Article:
January 24, 2012

Tips for Aligning Torque Converter Clutch Linings into Covers

Rick Morris

Torque converter manufacturers have their own arguable reasons for the location of the clutch lining. For many years, torque converter lock-up clutch linings were bonded on to the converter clutch and/or converter damper assemblies. In recent years we have seen the clutch linings bonded into the front covers. Rebuilders are now faced with the choice of bonding the replacement friction material to the cover like the OE or to the piston like the earlier model converters.

Many rebuilders have bonded the replacement linings onto the converter clutch or damper assemblies during the rebuild process with great success. This option is the choice of many rebuilders for a couple of simple reasons. Bonding to the clutch assembly allows the builder to true up the piston and have a prepared surface for bonding. At the same time, while bonding to the piston, the builder must machine the old lining out of the cover and convert the bonding surface (90 to 120 RA) to a reaction surface (20 or finer RA). This can be achieved during the machining process when the cover is being trued up.

The surfaces of some of the newer TCC pistons have a hardness of 65 Rockwell or harder, making it difficult for some shops to machine these pistons. In these cases, many shops have opted to bond the replacement lining into the cover. Some of these covers are quite deep, and centering the new lining into the cover before bonding can be challenging. Rebuilders have different techniques for holding the lining in place while loading the cover into the bonder. Examples are pre-tack adhesive or a bonding aid which most of the clutch lining suppliers have available.

One cover that is especially problematic is the Chrysler 11" converter. In Figure 1 you can see a converter clutch plate damper assembly and turbine from this converter.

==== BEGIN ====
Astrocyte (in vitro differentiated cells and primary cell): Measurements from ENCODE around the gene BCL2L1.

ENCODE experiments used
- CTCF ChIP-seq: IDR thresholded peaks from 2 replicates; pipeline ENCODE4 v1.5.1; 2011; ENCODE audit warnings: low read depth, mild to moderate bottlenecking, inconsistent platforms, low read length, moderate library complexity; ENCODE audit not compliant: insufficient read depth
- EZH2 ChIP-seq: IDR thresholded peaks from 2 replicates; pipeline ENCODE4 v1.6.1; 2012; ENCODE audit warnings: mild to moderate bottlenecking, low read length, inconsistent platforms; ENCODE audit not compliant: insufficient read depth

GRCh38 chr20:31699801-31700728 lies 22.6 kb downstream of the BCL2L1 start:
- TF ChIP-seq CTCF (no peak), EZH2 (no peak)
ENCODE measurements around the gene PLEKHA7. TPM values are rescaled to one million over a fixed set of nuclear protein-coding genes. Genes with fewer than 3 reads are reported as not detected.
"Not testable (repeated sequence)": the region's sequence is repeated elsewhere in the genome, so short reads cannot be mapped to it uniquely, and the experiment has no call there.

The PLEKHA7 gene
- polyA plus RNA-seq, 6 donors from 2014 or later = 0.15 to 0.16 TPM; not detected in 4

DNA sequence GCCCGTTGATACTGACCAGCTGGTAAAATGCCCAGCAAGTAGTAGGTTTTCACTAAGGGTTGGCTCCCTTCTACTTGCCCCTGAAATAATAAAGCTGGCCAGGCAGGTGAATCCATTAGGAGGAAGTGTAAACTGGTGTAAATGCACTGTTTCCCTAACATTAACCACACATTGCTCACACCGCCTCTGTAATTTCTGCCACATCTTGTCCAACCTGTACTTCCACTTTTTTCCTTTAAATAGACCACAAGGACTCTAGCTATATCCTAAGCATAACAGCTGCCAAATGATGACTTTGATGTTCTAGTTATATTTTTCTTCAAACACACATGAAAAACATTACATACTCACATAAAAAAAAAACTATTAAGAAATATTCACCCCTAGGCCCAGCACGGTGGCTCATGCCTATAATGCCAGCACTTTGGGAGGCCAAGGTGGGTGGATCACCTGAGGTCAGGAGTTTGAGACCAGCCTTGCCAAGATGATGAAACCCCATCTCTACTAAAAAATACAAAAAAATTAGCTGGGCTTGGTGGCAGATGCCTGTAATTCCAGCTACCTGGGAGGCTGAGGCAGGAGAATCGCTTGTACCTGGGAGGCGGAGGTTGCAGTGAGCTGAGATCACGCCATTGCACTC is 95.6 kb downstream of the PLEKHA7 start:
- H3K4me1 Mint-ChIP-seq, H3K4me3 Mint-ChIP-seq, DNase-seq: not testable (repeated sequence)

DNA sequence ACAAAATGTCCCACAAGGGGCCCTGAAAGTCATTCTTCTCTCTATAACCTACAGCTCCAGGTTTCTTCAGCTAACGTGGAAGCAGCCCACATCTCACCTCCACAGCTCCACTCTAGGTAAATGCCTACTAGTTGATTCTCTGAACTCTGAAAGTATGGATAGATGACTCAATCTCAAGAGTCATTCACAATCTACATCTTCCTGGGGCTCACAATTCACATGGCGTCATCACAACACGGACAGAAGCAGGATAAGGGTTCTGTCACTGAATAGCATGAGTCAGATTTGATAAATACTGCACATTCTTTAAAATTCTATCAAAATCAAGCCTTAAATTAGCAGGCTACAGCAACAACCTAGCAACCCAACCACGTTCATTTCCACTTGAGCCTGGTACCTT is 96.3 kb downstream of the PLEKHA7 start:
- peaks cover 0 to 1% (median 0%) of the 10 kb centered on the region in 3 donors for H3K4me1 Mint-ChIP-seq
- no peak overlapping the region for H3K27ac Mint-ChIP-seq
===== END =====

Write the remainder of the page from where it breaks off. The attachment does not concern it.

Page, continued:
Align the new clutch lining on the clutch plate with the pre-glued side up. To prepare the front cover, machine the old lining out, clean the cover and use the pre-tack adhesive or bonding aid of your choice. Once this is set, simply place the cover over the clutch damper and turbine assembly. The centering is perfect because the bushing in the cover pilots the turbine (Figure 2).

When you are bonding to the cover, you must be certain that there is no interference where the bonder die contacts the cover. Almost all converter front covers have manufacturers' bar code stickers. These stickers (Figure 3) need to be removed since they are directly under the clutch lining and the bonding die will be in contact with the cover at this location. If not removed, this will cause buildup on your dies and an uneven bonding surface.

Several bonding dies have very little clearance between the outside diameter of the die and the inside diameter of the cover. A quick check of the upper and lower dies of your bonder is simple and essential as you can see in Figure 4.

Machine a point on a couple of cut off bolts or short lengths of threaded rod and screw them into the center bolt hole of your upper and lower dies. This will help to check the alignment of your dies. If your upper and lower dies are not aligned, adjust as necessary. This will help your upper die go down into your recessed cover without interference. This suggestion can be used for several applications, but works the best with turbines which are piloted in the front cover.

One of the pitfalls of bonding to the cover is the difficulty heating the mass of the cover to obtain the proper bond line temperature. Setting your upper temperature control setting to 450°F and your lower control setting to 525°F and using a 15-minute bond cycle seems to work well for the 11" Chrysler covers. You should check each cover with a 400°F temperature stick at the end of the bond cycle to be certain that the desired bond line temperature was achieved.

Related Units

While Sonnax makes every effort to ensure the accuracy of technical articles at time of publication, we assume no liability for inaccuracies or for information which may become outdated or obsolete over time.